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measuring the Capacitance and the impedance

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Electronman

New Member
Hello,

I have a pair of T&R ultrasonic Sensors (Those that are used as range metering).
They are given to me by a friend so I do not have the specification for them.
The question is how do I measure the Capacitance and the impedance of them please?

Besides, can I remove the capacitance behavior of them by an inductor? If so, How to calculate it?

Thanks.
 

Nigel Goodwin

Super Moderator
Most Helpful Member
You could measure the impedance, but why would you want to?. Likewise capacitance, why would you want to?.

The transmitter is series resonant, and the receiver is parallel resonant, so it's easy to test which is which.
 

Electronman

New Member
You could measure the impedance, but why would you want to?. Likewise capacitance, why would you want to?.

The transmitter is series resonant, and the receiver is parallel resonant, so it's easy to test which is which.
Thanks For the replay,

I want to learn how to measure the impedance of them??
About the capacitance I wanted to measure it and then see if it is possible to reduce it by an inductor to get more eficency out of the sensors?

Do I need an Capacitance meter or something like that?
 

Sceadwian

Banned
How is adding an inductor going to make it more effcient? It's still going to use the same amount of power.
 

Nigel Goodwin

Super Moderator
Most Helpful Member
Thanks For the replay,

I want to learn how to measure the impedance of them??
About the capacitance I wanted to measure it and then see if it is possible to reduce it by an inductor to get more eficency out of the sensors?
Sorry, don't follow your reasoning? - I don't see how an inductor would help anything?.

Do I need an Capacitance meter or something like that?
A variable frequency generator, an oscilloscope (or AC millivoltmeter), and a resistor - that's all you need.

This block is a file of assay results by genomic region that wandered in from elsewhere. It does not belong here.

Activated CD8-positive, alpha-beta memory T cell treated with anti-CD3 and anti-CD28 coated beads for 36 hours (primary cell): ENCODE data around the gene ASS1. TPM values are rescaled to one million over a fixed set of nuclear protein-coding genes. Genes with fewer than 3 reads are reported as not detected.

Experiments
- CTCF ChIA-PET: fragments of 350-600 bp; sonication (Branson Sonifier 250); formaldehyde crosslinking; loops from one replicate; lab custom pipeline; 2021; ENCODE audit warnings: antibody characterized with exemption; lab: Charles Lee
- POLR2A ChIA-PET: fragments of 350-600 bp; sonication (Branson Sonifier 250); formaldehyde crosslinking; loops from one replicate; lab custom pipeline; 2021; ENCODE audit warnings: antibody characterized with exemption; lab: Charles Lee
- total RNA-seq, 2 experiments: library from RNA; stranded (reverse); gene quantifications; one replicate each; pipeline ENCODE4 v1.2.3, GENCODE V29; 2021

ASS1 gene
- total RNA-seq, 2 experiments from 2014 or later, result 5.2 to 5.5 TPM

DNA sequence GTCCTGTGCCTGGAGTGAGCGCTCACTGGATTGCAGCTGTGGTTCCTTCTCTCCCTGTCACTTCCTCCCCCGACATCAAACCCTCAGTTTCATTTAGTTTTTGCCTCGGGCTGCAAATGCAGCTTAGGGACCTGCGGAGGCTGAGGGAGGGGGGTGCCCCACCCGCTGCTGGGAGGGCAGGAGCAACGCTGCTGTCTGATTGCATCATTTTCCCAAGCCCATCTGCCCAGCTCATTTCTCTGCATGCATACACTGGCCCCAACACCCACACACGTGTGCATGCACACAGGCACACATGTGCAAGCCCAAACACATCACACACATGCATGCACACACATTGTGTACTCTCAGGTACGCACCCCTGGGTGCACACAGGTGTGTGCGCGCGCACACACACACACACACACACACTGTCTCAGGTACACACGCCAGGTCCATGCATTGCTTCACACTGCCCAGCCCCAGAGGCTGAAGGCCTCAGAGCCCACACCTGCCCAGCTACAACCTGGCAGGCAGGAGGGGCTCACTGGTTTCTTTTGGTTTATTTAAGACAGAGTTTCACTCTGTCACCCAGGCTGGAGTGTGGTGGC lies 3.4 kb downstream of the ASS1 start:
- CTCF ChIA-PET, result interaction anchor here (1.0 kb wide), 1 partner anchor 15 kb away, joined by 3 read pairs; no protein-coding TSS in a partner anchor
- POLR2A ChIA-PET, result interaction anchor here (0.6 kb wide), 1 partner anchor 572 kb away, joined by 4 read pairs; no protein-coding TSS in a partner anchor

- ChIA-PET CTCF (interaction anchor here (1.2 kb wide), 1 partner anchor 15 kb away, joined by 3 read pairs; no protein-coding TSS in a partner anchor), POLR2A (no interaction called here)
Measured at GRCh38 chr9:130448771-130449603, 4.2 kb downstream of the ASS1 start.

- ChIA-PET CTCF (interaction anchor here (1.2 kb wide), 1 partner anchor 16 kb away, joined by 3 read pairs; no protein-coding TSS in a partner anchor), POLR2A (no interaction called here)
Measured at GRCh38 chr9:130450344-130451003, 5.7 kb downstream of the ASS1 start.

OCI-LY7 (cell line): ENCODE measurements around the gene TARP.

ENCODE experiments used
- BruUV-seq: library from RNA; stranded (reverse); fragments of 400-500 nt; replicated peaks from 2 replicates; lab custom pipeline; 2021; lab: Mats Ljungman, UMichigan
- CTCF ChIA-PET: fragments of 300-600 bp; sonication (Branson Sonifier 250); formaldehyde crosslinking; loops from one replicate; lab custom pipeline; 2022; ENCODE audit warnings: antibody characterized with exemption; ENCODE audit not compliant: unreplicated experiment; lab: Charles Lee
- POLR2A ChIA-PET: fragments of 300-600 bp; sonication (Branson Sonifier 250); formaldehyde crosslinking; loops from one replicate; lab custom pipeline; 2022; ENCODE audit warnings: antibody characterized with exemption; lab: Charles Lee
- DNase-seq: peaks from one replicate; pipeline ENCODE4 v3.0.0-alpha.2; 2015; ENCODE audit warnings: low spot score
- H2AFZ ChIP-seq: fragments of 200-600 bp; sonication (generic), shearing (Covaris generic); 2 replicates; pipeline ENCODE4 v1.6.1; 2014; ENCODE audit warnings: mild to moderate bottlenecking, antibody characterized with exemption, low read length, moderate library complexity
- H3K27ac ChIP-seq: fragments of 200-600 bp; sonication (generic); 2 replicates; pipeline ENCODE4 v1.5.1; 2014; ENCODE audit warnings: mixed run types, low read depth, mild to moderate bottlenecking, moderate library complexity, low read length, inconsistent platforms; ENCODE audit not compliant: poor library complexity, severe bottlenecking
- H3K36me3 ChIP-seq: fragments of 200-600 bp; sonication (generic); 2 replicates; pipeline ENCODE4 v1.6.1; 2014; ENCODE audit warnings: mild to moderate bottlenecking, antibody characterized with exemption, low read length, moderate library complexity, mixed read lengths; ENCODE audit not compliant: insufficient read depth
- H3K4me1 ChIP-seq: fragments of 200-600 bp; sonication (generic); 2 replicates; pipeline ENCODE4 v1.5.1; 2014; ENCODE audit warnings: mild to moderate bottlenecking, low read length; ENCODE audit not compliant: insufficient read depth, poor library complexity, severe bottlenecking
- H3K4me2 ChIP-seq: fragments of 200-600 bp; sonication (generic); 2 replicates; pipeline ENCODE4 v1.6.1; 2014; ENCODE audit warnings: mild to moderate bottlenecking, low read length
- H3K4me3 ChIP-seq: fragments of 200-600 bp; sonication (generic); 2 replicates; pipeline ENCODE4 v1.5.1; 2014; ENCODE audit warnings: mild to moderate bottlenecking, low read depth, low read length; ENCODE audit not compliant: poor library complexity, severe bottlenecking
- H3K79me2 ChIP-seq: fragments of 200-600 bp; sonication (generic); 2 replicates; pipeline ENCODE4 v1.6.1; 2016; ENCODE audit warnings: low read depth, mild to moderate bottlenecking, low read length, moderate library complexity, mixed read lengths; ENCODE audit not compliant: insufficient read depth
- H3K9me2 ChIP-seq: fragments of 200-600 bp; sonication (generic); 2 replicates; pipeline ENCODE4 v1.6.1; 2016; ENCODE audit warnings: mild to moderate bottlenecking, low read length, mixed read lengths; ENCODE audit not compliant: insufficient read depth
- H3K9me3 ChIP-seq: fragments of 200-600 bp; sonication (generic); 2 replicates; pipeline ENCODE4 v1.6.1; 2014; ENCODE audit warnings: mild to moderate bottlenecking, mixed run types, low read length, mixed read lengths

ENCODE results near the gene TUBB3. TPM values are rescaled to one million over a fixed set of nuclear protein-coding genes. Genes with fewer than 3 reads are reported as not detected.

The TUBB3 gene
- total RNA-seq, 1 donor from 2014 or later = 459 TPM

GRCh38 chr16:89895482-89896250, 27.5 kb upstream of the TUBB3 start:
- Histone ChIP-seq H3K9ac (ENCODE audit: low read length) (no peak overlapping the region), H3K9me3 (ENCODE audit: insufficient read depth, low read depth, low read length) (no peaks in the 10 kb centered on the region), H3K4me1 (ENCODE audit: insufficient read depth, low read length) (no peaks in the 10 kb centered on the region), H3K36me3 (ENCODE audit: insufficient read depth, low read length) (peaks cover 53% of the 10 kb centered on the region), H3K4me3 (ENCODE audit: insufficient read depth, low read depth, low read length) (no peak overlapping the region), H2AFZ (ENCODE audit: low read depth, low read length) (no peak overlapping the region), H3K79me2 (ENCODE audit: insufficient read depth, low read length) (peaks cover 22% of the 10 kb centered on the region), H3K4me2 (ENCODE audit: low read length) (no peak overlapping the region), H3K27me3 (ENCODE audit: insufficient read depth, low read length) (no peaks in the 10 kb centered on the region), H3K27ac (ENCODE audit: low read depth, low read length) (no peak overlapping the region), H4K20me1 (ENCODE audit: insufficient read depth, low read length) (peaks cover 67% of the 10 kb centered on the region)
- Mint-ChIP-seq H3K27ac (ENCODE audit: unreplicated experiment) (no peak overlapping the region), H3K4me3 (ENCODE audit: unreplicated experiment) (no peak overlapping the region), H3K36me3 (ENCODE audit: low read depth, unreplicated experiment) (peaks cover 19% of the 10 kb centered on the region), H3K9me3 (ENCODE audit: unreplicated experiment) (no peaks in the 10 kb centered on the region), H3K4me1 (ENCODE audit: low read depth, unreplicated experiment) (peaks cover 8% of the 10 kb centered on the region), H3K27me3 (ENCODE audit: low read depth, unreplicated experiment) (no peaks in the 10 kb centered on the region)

But knowing the impedance is really of little use, what good would it do you?.
 

Sceadwian

Banned
The only thing you really need to know about a piezo transducer is it's resonant frequency.
 

audioguru

Well-Known Member
Most Helpful Member
I think if an inductor is in series with a capacitance and they resonate then more current flows. The piezo is the capacitance.

But then the bandwidth might be too low.
 

Electronman

New Member
I think if an inductor is in series with a capacitance and they resonate then more current flows. The piezo is the capacitance.

But then the bandwidth might be too low.
Can you explain your saying? So then The sensor will have more output?

I think he wanted to convert the load to an resistance load while it was a more capacitance before using an inductor?
 

audioguru

Well-Known Member
Most Helpful Member
If the piezo transducer has an inductor in series that resonates with the capacitance of the transducer at the carrier frequency then the transducer will have a higher output level at that frequency.
But the bandwidth will probably be too narrow for speech.
 

Electronman

New Member
If the piezo transducer has an inductor in series that resonates with the capacitance of the transducer at the carrier frequency then the transducer will have a higher output level at that frequency..
Thats what I thought when I started this thread.

But the bandwidth will probably be too narrow for speech.
That is not so good, whats the reason?
 

audioguru

Well-Known Member
Most Helpful Member
An LC resonating circuit has a narrow bandpass.
A radio uses LC circuits so that you don't hear all the stations at the same time.
 
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